Representatives of both opposition parties have panned the record $747.6-million Prince Edward Island capital budget, tabled on Friday.
A media statement from the Opposition Green party said the budget placed “priority on pavement over people” due to the significant investment allocated to highway and road infrastructure projects.
Liberal finance critic Heath MacDonald said the budget was a disappointment and failed to adequately invest in long-term care and mental health and addictions.
In a statement after the tabling of the $747.6-million capital budget on Friday, Green finance critic Michele Beaton said she was happy to see some initiatives, including “a few Green ideas sprinkled through it”.
"But don't be fooled. This is definitely not a Green budget. A Green budget would not try to use paving to stimulate the economy," Beaton said.
Beaton said the Green caucus had requested the funding for a restorative care unit at the Queen Elizabeth Hospital, which would provide rehabilitative services for patients.
“This is an investment that would have positively impacted our frontline workers – health-care professionals – which are predominantly women,” Beaton said.
“Big surprise, this government passed on this request."
Beaton also said she was disappointed to see a full $190 million invested in paving existing roads and repairing bridges, while investments in social housing amounted to $36.2 million.
A statement from the Opposition Greens also said it had requested funding in the 2021-2022 fiscal year for the start of construction of the new Sherwood Elementary and Stratford Secondary schools. Compton told The Guardian that most construction of the Stratford Secondary school would likely not begin before 2023-2024 due to delays in negotiations with the Town of Stratford.
"I would be prepared to vote against this budget, considering it doesn't meet the needs as it stands right now," Beaton said.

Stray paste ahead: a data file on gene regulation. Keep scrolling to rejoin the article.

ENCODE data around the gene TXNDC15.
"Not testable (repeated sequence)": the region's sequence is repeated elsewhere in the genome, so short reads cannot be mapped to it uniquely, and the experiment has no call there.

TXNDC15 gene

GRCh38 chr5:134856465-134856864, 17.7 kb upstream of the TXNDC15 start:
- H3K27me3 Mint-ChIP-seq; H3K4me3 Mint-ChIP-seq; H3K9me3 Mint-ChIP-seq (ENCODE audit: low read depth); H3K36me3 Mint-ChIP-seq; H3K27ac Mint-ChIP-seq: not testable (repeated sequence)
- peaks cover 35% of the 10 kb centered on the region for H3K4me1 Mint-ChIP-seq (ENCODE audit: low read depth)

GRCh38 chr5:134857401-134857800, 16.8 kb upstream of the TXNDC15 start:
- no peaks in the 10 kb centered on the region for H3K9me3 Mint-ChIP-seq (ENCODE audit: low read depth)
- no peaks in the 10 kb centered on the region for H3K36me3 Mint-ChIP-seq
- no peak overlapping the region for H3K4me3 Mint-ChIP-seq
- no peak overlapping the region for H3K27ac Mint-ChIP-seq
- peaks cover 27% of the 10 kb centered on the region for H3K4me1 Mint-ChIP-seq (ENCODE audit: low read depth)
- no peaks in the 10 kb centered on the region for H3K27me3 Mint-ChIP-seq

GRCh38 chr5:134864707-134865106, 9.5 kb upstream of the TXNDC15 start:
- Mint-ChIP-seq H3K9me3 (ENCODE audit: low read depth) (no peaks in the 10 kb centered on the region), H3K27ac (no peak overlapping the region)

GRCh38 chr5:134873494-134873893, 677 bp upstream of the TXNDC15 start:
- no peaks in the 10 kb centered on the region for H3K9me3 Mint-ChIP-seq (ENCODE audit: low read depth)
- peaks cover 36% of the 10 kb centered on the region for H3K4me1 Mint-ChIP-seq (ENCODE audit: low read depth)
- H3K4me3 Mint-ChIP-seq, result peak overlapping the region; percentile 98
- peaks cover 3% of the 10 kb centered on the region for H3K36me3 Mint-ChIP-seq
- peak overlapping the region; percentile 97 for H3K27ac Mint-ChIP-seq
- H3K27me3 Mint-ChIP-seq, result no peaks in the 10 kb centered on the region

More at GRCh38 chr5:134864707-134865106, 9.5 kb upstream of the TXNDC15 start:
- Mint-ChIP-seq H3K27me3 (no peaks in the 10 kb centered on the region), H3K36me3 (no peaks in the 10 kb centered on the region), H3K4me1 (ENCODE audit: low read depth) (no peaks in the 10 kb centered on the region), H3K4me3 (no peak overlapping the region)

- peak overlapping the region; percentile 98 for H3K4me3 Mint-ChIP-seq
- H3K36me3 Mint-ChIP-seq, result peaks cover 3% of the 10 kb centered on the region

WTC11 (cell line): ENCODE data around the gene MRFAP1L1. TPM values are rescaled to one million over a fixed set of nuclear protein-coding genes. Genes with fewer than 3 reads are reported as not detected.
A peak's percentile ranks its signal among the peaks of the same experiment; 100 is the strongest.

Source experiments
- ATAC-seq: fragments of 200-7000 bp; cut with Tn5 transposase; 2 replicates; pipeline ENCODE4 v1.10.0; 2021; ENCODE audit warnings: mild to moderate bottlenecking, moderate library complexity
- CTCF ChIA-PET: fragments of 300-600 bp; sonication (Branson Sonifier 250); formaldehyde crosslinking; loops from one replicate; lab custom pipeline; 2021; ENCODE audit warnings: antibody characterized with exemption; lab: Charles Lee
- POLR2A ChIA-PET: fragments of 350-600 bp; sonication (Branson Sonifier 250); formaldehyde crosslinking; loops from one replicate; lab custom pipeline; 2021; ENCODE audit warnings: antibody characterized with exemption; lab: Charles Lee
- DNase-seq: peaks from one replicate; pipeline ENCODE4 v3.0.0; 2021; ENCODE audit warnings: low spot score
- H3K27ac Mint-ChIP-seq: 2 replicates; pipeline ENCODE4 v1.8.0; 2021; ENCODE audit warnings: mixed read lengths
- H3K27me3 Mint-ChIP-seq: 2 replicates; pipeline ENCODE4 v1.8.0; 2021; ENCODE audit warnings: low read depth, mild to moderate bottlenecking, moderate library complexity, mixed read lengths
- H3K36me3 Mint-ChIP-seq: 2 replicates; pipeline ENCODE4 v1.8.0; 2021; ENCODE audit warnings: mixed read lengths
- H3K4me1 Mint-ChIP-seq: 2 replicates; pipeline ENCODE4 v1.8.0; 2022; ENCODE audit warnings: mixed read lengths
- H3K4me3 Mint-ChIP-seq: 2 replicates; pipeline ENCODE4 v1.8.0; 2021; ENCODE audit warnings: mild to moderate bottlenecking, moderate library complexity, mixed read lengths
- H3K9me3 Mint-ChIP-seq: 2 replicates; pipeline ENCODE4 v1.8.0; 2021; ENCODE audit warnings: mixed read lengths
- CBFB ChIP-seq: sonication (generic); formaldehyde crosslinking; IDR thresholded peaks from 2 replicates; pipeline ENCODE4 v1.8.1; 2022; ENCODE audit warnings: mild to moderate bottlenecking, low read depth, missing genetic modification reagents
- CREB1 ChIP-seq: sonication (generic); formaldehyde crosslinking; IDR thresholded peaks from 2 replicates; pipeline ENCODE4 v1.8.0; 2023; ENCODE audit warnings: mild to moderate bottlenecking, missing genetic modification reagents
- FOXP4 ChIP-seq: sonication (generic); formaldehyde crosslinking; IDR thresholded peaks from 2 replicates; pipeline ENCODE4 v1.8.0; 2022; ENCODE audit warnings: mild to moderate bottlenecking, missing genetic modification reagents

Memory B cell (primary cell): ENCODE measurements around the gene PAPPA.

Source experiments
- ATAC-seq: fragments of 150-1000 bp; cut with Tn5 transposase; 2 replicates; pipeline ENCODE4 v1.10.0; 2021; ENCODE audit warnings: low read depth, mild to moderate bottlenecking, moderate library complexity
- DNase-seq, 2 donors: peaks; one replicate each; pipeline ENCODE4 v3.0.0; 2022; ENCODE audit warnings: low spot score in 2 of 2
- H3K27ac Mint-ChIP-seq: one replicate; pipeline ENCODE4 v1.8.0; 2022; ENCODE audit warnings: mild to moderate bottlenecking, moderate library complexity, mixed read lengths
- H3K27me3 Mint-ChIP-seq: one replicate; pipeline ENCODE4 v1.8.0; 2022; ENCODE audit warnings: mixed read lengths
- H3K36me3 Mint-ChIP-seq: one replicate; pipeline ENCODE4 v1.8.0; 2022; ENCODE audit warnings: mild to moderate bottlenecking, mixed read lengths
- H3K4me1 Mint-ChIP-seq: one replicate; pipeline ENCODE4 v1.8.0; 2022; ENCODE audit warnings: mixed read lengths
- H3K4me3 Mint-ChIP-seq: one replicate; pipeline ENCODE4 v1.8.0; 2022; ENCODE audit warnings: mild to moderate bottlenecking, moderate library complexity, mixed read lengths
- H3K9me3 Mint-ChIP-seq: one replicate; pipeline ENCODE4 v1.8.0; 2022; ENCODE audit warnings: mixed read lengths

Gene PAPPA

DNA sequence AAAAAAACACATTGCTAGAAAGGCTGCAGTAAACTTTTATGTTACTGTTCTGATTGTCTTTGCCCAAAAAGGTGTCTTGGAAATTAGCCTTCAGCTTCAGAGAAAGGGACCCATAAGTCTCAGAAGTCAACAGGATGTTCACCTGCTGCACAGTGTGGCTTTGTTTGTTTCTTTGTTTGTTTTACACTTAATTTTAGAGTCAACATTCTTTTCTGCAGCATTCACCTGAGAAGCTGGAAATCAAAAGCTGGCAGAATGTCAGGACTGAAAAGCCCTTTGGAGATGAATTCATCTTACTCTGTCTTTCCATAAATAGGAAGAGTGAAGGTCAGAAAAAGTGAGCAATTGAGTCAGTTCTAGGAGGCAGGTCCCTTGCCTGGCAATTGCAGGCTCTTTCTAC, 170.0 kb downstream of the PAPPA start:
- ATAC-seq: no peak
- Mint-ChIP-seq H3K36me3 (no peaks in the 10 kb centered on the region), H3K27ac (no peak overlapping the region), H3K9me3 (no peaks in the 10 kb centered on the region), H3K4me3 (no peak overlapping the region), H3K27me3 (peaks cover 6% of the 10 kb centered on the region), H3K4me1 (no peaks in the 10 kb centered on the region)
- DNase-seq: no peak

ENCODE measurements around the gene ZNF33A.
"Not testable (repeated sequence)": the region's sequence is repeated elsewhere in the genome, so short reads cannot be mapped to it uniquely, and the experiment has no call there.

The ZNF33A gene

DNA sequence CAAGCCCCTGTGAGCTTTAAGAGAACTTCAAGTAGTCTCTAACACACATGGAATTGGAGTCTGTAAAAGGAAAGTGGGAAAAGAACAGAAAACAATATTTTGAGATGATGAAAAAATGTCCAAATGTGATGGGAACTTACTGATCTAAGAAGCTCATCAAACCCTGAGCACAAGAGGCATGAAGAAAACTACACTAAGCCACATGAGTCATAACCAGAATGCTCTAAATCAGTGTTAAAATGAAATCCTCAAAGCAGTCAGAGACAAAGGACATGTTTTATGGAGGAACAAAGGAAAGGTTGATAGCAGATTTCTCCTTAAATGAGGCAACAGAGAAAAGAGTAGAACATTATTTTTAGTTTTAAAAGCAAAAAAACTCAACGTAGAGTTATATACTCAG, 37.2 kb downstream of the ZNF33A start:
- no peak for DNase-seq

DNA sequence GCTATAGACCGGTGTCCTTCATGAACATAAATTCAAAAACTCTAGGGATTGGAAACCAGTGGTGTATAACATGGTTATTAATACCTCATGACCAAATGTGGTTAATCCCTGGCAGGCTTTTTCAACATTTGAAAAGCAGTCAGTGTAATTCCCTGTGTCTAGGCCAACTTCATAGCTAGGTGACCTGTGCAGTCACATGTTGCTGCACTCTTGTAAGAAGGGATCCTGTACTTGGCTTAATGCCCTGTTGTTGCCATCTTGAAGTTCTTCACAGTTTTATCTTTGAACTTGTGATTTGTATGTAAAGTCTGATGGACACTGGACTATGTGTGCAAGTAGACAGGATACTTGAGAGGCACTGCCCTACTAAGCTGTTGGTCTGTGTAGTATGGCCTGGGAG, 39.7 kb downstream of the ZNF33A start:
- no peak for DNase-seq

Beaton said the Green caucus would be examining the budget in the coming days.
An Appropriations Act for the Capital Budget would be a confidence motion, meaning that if it did not pass, it could cause the PC government to fall. However, with the recent addition of newly elected MLA Zack Bell, the PCs control 13 seats in the legislature. Speaker Colin LaVie is also a PC MLA and would have to cast a vote in the event of a tie.
'Lack of empathy'
MacDonald noted the budget showed a “complete lack of empathy.”.
"There's no mention whatsoever of long-term care,” MacDonald said in an interview.
He said he had hoped to see investments in long-term care, particularly in spaces for patients with dementia. The psychiatric ward of the Queen Elizabeth Hospital in Charlottetown has not fully reopened due to the presence of several dementia patients, many of whom are awaiting beds in other facilities.
MacDonald said he was disappointed with the investments in mental health and addictions programming.
"The next pandemic is mental health. Why wouldn't you focus on that?" MacDonald said.
When asked about the record spending in the budget, MacDonald pointed to $700 million he said has been received by the provincial government from programs from the federal Liberal government since the start of the COVID-19 pandemic.
“That's 95 per cent of the transfer payments that P.E.I. would receive annually,” MacDonald said.
“So, when you put those combined together, it could and should be the largest capital budget in history.”
MacDonald did not say whether he intended to vote against the capital budget.
Stu Neatby is the political reporter for The Guardian.